Ongoing weeklong monsoon rains caused severe flooding in low lying areas of Bangladesh.
According to the National Disaster Response Coordination Center (NDRCC), 18 districts of Northern, NorthEastern and South-Eastern Bangladesh are most affected. The flood situation is currently worsening in those districts where roads are cut off, leaving hundreds of thousands of people stranded. 2.4 million people are reportedly affected and over 548,000 families had their homes flooded or water-logged. Flood protection infrastructures such as embankments and dykes are already damaged. The COVID-19 pandemic context creates further challenges to disaster response and recovery efforts as measures such as physical distancing need to be observed in order to minimize the risk of infections among the affected people, especially those in emergency shelters.
548K families had their homes flooded
On 13 July, flashfloods in North Luwu District, South Sulawesi resulted in the displacement of over 14,400 people. 38 people have been reported dead, 58 sustained injuries, and 38 people are currently missing. The floods affected over 4,200 houses, nine schools, and dozens of places of worship. Access to the affected areas is complicated due to damaged and flooded roads, which are currently being cleared with heavy equipment. The National Disaster Management Agency and Indonesian Air Force have mobilized aircrafts to support logistics and evacuation operations. Search and Rescue efforts are ongoing. Neighboring districts and provinces, the Indonesian Red Cross and members of the Humanitarian Forum Indonesia are supporting clean-up operations and are providing food packages, potable water, and NFIs.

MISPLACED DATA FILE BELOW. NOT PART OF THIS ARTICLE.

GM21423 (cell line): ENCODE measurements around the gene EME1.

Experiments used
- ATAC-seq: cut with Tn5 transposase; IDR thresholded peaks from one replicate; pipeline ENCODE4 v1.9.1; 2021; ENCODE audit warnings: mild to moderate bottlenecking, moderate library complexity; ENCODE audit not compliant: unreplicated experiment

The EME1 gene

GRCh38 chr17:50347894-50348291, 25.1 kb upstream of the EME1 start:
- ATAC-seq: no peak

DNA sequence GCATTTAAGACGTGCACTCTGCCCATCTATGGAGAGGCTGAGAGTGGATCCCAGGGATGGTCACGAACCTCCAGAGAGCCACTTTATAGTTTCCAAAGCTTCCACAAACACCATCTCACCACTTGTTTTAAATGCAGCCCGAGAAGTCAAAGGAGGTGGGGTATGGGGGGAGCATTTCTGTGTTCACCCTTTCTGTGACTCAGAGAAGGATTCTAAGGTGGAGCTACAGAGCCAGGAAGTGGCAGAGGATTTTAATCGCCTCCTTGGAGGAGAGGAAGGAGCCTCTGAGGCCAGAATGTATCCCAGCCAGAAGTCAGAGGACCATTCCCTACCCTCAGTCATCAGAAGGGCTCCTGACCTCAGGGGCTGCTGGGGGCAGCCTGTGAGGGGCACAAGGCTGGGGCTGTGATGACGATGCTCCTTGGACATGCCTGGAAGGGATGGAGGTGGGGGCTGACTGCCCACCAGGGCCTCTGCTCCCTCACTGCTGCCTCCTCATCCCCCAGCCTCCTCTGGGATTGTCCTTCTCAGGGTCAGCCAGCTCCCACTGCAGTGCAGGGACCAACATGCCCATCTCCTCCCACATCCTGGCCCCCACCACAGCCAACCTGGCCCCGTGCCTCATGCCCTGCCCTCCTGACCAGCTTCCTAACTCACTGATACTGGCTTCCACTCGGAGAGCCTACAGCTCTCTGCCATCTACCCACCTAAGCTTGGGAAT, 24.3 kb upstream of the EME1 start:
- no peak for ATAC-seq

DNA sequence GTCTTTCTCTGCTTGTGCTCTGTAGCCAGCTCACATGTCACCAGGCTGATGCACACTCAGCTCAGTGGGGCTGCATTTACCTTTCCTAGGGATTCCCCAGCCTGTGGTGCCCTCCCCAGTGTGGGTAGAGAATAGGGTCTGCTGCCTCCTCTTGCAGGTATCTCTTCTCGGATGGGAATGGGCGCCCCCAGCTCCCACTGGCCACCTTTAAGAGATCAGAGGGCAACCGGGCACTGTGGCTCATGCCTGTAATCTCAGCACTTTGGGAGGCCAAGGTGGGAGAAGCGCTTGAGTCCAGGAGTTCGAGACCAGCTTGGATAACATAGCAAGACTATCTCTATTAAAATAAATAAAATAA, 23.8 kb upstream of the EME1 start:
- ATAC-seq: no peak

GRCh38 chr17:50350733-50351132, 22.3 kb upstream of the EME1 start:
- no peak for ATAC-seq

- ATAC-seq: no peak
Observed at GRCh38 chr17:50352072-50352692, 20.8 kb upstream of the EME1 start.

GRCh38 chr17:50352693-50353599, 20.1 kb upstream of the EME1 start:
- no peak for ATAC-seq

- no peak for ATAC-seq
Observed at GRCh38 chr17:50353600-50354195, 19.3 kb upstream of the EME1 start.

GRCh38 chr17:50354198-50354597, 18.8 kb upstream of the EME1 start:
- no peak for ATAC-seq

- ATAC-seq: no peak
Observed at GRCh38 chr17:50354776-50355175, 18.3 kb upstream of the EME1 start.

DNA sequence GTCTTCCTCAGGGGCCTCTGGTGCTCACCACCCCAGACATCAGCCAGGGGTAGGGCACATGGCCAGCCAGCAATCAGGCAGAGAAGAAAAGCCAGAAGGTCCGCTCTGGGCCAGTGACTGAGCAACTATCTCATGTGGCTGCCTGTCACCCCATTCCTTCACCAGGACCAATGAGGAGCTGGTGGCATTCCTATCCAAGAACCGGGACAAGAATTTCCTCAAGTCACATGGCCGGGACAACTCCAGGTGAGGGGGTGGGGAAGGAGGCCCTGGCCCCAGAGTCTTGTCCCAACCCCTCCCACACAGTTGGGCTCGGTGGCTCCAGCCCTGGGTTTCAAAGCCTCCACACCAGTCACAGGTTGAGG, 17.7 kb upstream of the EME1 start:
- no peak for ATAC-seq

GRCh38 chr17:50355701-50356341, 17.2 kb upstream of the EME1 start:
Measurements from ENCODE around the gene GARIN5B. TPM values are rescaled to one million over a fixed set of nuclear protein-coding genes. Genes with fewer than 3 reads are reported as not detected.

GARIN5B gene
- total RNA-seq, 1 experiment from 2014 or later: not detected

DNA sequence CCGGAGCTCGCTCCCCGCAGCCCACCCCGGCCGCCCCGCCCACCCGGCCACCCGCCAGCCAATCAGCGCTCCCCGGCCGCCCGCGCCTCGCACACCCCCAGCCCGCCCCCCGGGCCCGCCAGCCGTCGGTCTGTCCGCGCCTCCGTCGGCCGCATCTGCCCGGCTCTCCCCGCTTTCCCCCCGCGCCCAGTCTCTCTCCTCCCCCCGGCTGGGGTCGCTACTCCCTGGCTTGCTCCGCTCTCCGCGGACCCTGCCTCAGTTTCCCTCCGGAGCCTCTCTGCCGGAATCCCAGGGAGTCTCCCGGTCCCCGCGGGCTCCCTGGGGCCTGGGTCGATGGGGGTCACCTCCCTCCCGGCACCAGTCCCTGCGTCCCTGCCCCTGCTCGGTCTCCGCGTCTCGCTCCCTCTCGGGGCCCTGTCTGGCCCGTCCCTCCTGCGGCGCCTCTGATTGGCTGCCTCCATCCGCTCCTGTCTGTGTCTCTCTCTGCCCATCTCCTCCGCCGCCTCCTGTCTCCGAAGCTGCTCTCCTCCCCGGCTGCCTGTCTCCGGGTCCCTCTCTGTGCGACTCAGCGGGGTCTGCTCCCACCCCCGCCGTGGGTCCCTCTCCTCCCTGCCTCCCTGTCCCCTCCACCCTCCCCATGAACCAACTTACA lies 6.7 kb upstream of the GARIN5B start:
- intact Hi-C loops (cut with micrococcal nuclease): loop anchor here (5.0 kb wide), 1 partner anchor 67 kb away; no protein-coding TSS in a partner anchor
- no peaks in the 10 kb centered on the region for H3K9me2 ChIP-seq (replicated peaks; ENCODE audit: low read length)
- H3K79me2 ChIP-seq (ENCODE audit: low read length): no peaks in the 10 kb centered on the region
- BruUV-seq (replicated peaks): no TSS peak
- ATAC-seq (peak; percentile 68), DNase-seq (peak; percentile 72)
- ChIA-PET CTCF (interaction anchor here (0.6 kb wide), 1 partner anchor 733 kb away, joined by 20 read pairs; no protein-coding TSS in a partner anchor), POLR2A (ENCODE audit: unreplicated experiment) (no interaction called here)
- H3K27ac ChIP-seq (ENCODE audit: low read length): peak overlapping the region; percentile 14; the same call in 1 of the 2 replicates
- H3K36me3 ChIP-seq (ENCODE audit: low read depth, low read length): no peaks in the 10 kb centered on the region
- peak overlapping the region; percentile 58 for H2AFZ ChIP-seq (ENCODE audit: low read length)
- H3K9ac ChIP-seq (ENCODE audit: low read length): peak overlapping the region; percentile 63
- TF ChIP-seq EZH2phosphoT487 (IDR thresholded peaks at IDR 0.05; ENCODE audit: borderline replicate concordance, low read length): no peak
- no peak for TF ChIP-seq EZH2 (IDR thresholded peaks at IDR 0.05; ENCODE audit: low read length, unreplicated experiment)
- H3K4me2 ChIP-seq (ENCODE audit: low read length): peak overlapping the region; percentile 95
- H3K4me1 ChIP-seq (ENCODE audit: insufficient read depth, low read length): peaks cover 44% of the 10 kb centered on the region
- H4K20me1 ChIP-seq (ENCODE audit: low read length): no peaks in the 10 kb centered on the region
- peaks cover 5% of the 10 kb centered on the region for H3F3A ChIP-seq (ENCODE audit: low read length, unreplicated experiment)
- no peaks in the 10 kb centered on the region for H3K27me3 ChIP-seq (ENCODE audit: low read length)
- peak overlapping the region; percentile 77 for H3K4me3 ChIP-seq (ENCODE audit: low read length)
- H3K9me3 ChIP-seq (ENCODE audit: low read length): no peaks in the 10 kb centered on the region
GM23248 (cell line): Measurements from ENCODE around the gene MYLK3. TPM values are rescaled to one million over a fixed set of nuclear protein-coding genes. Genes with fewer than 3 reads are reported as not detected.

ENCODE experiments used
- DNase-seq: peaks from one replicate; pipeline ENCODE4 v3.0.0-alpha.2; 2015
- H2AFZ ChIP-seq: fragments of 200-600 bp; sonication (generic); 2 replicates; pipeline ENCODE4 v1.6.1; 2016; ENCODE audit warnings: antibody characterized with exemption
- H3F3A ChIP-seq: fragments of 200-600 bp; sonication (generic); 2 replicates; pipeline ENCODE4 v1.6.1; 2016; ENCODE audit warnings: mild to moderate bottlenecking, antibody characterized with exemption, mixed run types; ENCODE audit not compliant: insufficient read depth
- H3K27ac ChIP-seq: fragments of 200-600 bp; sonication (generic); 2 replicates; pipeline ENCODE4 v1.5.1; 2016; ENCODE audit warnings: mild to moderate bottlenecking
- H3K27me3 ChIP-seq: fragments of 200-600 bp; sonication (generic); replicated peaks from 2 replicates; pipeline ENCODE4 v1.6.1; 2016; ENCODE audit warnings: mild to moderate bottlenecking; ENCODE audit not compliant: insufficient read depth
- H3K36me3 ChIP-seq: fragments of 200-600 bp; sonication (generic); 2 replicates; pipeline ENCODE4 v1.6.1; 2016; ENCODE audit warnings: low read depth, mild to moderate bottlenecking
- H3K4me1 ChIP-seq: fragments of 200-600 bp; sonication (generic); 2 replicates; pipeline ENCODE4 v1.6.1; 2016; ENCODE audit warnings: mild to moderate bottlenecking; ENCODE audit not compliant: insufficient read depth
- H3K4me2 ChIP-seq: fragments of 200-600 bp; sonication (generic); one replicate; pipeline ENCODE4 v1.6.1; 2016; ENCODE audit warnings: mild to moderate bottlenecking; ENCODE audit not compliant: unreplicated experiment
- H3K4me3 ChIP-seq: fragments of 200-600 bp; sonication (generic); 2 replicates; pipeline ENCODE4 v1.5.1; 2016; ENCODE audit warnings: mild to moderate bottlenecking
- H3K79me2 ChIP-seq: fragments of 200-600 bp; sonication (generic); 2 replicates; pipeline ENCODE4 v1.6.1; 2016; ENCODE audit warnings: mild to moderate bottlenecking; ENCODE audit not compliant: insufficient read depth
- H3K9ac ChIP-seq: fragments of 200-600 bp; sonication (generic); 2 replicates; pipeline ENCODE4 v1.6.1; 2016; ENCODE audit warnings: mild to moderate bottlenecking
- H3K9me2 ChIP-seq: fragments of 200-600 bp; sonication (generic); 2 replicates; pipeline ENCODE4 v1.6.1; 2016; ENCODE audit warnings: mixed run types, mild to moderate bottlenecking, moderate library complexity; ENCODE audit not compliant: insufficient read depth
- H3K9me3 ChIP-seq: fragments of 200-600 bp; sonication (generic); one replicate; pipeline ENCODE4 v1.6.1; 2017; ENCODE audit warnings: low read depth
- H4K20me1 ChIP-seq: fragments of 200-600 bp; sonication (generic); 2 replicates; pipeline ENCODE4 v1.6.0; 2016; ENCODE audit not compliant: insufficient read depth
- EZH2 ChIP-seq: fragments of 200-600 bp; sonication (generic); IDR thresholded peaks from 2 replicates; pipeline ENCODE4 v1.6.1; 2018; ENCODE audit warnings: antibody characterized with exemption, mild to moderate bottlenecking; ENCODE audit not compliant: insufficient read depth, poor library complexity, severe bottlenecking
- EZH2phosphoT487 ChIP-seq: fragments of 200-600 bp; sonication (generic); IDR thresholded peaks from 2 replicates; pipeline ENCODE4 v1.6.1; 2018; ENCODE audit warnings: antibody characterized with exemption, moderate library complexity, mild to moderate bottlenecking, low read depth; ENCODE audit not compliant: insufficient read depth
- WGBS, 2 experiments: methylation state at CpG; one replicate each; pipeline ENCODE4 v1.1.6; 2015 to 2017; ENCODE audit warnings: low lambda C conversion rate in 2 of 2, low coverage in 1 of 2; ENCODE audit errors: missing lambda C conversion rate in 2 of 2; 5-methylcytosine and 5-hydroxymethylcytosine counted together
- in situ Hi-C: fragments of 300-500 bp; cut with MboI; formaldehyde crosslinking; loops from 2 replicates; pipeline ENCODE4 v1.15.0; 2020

14.4K people displaced
Monsoon rains have resulted in flooding and landslides in several municipalities across the country.
As of 16 July, 101 people have been reported dead, 53 are missing and 96 have sustained various injuries. Rapid assessments have identified shelter, food and protection as key immediate needs.
Access remains the biggest challenge as many of the remote areas affected by landslides are only accessible with helicopters at present. Another key issue is the depletion of PPE supplies, in particular masks, and the need to ensure minimum availability of protective equipment for ‘frontline workers’. With further rains and flooding possible, the HCT is discussing monsoon preparedness and scaling up coordination via the respective provincial-level focal points.
- UN Office for the Coordination of Humanitarian Affairs
- To learn more about OCHA's activities, please visit https://www.unocha.org/.